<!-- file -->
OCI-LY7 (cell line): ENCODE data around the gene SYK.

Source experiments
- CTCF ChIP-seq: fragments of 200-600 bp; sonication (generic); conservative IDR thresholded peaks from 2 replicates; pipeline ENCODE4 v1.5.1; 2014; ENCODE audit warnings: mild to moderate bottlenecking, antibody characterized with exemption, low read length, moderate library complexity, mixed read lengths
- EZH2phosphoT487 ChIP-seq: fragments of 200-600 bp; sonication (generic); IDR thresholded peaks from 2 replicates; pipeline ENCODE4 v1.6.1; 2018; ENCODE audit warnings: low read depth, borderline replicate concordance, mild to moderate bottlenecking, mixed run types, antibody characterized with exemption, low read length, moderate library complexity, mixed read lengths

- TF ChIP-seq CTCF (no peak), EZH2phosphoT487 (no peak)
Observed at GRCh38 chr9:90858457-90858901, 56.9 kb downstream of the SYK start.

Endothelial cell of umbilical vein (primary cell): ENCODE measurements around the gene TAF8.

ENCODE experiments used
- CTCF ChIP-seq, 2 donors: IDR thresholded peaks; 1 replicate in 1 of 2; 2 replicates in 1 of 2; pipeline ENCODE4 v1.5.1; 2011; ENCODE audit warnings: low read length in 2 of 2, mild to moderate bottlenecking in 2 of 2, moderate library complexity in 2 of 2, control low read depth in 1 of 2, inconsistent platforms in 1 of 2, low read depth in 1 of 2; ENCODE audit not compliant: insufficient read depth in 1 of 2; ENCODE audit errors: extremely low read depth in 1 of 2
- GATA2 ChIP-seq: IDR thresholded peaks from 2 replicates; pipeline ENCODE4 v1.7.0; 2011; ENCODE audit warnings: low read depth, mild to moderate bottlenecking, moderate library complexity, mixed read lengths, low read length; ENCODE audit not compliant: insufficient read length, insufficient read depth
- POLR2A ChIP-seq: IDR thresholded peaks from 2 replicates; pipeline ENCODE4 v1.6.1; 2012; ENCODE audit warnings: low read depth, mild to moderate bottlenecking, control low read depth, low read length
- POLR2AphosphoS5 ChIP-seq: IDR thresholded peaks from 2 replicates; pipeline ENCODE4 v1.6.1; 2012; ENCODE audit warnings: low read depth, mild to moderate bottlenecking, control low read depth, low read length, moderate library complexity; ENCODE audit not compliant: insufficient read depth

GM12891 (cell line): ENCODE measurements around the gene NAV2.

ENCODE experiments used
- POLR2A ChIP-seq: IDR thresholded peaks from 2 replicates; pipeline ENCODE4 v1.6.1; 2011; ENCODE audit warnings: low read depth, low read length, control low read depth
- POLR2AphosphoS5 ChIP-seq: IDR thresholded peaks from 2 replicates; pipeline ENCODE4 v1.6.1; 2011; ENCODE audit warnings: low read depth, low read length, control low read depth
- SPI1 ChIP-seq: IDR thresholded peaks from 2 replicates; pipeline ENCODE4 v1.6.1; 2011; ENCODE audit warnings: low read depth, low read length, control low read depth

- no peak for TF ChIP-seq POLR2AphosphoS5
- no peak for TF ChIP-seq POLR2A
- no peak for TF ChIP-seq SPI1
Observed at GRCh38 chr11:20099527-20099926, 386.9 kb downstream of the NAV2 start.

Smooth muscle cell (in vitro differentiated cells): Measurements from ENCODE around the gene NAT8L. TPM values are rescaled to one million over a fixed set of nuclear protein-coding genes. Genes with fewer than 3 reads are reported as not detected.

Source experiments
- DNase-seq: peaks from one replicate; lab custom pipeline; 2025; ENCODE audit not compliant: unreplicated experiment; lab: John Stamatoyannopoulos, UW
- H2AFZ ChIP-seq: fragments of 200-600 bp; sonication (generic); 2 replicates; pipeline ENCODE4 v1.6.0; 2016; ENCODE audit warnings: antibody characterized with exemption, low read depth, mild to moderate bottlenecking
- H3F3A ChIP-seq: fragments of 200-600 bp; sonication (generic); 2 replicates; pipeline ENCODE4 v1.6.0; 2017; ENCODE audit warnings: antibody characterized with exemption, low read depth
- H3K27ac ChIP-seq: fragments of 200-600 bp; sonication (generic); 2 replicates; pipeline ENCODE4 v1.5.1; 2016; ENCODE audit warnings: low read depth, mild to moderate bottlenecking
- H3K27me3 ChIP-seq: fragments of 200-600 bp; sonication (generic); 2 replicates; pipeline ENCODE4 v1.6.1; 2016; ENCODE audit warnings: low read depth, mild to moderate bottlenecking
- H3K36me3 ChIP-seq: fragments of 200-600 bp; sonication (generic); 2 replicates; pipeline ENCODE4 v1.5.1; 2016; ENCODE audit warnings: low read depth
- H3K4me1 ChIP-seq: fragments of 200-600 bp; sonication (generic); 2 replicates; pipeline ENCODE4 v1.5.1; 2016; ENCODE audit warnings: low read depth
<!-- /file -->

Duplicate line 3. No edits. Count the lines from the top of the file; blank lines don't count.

- CTCF ChIP-seq: fragments of 200-600 bp; sonication (generic); conservative IDR thresholded peaks from 2 replicates; pipeline ENCODE4 v1.5.1; 2014; ENCODE audit warnings: mild to moderate bottlenecking, antibody characterized with exemption, low read length, moderate library complexity, mixed read lengths